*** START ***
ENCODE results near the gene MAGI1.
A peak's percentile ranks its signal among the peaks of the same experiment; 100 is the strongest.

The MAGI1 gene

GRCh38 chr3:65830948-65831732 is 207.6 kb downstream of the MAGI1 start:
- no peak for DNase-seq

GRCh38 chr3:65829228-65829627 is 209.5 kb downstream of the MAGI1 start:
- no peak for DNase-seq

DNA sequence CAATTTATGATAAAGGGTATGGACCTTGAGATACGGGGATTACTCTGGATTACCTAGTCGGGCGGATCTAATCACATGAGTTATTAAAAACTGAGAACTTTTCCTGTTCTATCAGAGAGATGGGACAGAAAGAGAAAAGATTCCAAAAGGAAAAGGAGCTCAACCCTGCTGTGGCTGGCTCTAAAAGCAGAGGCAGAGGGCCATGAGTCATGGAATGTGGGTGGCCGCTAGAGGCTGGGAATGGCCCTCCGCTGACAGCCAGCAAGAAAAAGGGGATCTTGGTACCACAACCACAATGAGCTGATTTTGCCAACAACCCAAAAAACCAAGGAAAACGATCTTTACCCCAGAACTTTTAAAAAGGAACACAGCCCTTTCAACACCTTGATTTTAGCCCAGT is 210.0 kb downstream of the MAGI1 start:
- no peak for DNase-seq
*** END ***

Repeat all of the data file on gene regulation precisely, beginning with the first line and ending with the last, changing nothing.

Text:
ENCODE results near the gene MAGI1.
A peak's percentile ranks its signal among the peaks of the same experiment; 100 is the strongest.

The MAGI1 gene

GRCh38 chr3:65830948-65831732 is 207.6 kb downstream of the MAGI1 start:
- no peak for DNase-seq

GRCh38 chr3:65829228-65829627 is 209.5 kb downstream of the MAGI1 start:
- no peak for DNase-seq

DNA sequence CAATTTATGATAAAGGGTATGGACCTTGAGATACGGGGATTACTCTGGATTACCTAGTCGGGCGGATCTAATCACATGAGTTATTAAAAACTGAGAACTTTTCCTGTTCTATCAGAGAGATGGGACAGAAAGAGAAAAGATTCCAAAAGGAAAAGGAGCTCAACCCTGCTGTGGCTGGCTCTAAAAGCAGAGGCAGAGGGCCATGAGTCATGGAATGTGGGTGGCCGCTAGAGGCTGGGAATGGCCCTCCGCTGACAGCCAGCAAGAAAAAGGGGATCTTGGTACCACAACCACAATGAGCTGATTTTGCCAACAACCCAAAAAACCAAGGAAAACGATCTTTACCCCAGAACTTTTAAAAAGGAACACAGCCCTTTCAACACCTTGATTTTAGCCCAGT is 210.0 kb downstream of the MAGI1 start:
- no peak for DNase-seq